Are You A


Are You A “Grant Writer”?
Decoding the Language

Do you write grants? Well, if you’re a grantmaker, maybe. But if you’re trying to get grant funding, then you’re not a “grant writer.” You’re a grant proposal writer, a grant developer, a grant specialist, a development specialist, a grant professional, or something else. But not a “grant writer.”

Who cares? Why get picky with this language? Because we know words matter, affecting how we think and ultimately impacting what we do.

The field of grant development, formally initiated in 1972 with the first training by The Grantsmanship Center, has grown, evolved, and become more complex, touching a vast number of lives. We get it, “grant writer” is shorthand, an abbreviation used by people who are busy moving mountains to make the world better. Here’s why we care about changing this terminology:

It’s incorrect.
Most of the time when “grant writer” is used, it’s inaccurate. Grantmakers write grants. Grant seekers write proposals or applications, not grants.

It’s a misdirect.
“Grant writing” limits this complex process—as if “grant” (the money) plus “writing” sums it all up. This language inadvertently triggers chasing the money—counterproductive, dangerous. And it’s also misleading because developing a successful grant proposal requires much more than writing.

What matters more than the money is what your program will accomplish—the results—the outcomes you’re proposing. Sure, money’s a factor—a tool—it’s just not the most important ingredient.

And yes, writing is certainly part of it all, but writing is the culmination of a more complex thinking and planning process. Critical thinking, logic, data, and a sense of humanity inspire funders to award grants. Careless thinking, with faulty assumptions and bloviated claims, results in declines, no matter how well written.

“Grant writer” suggests that people simply put words on a page to get a grant—like pulling a rabbit out of a hat. It doesn’t work that way.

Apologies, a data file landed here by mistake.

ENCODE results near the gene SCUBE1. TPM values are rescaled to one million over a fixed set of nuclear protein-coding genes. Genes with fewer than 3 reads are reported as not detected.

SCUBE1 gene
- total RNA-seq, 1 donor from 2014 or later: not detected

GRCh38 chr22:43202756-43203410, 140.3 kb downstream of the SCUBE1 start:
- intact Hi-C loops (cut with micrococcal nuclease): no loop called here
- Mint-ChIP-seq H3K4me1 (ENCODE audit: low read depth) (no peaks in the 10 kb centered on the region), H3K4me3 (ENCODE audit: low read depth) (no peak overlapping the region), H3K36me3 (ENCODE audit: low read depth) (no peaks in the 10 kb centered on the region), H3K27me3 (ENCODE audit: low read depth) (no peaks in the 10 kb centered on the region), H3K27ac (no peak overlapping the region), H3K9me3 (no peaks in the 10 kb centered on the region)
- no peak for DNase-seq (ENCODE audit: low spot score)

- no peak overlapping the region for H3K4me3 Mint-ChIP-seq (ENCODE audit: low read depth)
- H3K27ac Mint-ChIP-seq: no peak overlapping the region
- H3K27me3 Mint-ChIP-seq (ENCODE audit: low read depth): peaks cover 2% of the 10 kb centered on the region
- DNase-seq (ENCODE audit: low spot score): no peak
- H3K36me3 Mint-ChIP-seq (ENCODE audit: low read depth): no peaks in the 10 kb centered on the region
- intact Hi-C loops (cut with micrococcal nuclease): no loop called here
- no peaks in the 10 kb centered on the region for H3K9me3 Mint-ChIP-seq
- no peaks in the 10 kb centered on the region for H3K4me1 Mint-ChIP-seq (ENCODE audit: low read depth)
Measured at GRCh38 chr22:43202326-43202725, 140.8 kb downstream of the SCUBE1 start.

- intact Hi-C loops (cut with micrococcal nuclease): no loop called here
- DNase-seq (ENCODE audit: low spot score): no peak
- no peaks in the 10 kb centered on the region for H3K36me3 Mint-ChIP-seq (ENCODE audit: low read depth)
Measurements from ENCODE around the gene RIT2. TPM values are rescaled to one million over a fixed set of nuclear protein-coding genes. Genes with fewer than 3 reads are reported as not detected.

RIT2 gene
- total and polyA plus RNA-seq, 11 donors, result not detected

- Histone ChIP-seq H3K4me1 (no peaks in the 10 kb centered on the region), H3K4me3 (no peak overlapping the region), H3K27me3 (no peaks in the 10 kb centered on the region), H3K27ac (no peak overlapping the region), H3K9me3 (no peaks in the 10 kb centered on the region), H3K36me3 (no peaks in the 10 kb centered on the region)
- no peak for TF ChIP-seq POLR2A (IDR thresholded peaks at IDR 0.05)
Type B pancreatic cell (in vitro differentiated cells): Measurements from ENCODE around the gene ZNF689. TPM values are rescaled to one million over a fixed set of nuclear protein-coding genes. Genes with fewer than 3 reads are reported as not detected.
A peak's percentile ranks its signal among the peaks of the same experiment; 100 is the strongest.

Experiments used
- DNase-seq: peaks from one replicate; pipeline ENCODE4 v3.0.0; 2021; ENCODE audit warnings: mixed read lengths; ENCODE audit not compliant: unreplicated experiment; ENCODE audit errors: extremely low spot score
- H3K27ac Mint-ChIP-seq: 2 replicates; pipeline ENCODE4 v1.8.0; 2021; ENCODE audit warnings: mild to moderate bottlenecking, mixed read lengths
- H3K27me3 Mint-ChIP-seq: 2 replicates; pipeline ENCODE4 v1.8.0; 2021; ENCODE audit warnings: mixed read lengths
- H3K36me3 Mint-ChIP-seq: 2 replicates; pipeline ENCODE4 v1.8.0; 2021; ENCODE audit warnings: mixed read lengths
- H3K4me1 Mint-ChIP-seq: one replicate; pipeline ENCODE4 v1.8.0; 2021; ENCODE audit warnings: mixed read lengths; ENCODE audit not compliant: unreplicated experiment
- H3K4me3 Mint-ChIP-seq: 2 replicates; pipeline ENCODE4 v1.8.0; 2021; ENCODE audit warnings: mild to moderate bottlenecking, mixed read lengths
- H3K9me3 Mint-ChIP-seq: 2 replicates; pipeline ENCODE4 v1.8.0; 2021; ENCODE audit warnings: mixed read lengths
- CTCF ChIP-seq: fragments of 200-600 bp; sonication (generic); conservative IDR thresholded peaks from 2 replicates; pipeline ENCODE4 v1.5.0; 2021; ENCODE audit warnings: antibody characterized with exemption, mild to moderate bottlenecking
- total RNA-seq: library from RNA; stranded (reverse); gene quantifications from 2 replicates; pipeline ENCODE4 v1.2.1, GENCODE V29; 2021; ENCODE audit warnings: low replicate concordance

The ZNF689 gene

It shortchanges people and the process.
Would you ever intentionally disrespect colleagues or the people you serve? Of course not! But this terminology does just that. It leaves out key people and essential processes.

Successful grant proposals rely on solid program planning, research, and teamwork. They demonstrate an understanding of the community, its needs, and the causes of the problems it faces. It’s a thoughtful process, which at its best is logical, culturally sensitive and inspired by a drive to help others.

Funders will ask: “What about the beneficiaries? Did you engage them in planning?” Your beneficiaries are the most important people in this process. When their vision, voices, and experience are neglected, a project is usually doomed.

And what about program staff? Ever heard the wails after a grant was awarded and program staff who weren’t consulted asked, “You want us to do what?”

You risk losing valuable insight, guidance, and muscle if administrators and your board are ignored, leaving them feeling blindsided and possibly jeopardizing the work. Other community leaders and organizations also have a stake in your work. Including their energy and knowledge will benefit everyone.

Whatever your job title—proposal writer, program planner, development director, executive director, grant professional, board member, volunteer, or something else—we want to thank you for what you accomplish every day, knowing that your hours are often long as you work for vital change in your community.

We wish you great success and satisfaction!


Want more?
The Grantsmanship Center has a wealth of resources for you! For 50 years, we’ve served nonprofits, academia, and government and Native American groups by providing training and the textbook, Grantsmanship: Program Planning & Proposal Writing. Choose a training to fit your budget, schedule, and experience and join 145,000+ alumni helping to build a better world!

We welcome you to link to these pages and to direct people to this information on our site.
If you'd like to use this copyrighted material in some other way, please contact us for permission: